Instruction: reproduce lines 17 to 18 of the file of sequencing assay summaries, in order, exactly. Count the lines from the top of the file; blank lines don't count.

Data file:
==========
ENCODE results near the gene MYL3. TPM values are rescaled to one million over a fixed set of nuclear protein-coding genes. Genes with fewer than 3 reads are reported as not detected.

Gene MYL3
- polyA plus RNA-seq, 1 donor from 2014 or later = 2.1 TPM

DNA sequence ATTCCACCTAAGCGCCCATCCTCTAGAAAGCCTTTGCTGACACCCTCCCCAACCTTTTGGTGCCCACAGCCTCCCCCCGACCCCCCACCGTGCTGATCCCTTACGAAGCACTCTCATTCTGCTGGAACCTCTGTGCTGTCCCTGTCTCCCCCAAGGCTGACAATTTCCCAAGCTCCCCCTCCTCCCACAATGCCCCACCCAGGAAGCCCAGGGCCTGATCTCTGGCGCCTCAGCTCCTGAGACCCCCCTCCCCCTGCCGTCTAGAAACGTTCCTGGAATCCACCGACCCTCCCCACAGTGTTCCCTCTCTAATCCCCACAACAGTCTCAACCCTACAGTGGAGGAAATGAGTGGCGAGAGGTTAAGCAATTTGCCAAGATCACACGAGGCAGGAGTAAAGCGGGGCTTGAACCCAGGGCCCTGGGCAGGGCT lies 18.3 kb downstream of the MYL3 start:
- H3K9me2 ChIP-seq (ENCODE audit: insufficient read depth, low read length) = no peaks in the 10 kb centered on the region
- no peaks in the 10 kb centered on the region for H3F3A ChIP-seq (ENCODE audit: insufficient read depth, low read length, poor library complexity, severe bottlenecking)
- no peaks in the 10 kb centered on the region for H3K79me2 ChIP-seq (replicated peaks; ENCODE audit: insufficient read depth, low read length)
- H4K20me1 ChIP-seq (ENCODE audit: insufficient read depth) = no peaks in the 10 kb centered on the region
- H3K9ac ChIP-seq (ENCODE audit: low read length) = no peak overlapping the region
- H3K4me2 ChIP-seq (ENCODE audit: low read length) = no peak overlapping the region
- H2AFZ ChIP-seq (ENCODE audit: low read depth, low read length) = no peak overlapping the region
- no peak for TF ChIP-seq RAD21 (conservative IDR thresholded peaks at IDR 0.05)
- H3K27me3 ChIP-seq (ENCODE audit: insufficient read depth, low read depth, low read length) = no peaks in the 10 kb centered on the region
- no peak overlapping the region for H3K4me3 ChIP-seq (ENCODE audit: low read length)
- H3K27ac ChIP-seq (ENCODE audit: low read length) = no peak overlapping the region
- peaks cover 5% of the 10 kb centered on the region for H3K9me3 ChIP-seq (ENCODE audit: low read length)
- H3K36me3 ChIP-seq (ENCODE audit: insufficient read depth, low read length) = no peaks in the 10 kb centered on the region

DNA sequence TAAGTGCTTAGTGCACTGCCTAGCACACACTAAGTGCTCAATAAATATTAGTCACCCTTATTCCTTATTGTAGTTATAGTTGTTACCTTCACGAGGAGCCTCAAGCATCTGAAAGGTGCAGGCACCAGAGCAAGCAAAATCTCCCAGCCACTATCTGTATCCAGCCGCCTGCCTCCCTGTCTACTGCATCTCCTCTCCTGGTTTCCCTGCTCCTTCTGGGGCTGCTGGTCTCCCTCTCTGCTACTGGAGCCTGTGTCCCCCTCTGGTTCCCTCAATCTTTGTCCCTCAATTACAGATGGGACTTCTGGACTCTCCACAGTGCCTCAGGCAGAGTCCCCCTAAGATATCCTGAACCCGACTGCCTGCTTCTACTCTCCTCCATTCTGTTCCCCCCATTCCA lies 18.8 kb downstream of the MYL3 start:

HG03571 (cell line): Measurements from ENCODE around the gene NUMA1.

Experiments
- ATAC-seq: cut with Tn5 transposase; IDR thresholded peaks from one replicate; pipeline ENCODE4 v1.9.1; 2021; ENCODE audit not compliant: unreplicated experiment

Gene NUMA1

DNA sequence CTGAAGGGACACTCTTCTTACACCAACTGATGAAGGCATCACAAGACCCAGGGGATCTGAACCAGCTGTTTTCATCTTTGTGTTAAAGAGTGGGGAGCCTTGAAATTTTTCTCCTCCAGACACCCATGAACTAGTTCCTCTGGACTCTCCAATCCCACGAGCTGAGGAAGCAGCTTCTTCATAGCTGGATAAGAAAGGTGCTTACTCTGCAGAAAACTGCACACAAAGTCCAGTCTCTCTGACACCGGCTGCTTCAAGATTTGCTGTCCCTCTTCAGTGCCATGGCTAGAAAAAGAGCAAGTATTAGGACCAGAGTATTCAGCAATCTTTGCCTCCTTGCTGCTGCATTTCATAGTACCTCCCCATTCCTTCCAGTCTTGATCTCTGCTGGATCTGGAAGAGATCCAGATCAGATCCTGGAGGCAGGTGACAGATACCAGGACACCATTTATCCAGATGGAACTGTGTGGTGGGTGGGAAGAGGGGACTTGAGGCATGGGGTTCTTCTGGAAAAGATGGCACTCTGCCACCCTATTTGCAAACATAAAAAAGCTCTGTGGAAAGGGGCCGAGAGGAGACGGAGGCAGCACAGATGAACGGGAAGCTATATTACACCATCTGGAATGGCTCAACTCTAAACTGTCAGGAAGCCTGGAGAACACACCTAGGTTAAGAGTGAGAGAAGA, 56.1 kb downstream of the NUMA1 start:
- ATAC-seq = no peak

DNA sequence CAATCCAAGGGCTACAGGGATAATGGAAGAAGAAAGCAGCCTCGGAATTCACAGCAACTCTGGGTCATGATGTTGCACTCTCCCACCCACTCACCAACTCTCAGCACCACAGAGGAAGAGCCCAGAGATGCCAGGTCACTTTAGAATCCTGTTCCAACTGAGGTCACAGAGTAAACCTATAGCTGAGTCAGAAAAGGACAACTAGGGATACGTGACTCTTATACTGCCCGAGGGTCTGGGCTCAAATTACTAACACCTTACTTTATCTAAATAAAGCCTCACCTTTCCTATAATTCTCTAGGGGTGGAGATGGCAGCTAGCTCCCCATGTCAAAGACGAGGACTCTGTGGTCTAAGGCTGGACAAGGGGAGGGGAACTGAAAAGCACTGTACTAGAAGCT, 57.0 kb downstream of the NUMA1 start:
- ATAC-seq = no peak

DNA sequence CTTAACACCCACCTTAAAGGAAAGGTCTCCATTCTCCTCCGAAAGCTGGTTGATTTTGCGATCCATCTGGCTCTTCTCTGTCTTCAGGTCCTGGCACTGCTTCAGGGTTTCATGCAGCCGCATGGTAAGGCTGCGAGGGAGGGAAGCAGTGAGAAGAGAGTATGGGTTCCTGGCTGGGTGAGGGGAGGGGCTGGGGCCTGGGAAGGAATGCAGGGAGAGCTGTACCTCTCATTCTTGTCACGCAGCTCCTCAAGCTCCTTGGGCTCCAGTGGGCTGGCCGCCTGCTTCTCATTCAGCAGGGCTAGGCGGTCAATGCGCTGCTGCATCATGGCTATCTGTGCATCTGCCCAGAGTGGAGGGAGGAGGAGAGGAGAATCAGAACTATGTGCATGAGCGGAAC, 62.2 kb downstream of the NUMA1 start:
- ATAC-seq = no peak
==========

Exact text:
- H3K36me3 ChIP-seq (ENCODE audit: insufficient read depth, low read length) = no peaks in the 10 kb centered on the region

DNA sequence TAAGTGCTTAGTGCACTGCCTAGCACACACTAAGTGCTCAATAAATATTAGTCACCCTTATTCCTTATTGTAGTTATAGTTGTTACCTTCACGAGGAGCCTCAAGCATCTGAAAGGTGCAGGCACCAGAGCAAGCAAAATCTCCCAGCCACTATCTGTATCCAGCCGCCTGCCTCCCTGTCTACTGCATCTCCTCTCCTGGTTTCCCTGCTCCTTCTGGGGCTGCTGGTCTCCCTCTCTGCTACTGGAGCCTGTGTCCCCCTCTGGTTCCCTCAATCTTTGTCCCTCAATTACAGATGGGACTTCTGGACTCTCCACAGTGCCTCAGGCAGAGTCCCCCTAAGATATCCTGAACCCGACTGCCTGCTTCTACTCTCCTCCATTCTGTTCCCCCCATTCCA lies 18.8 kb downstream of the MYL3 start: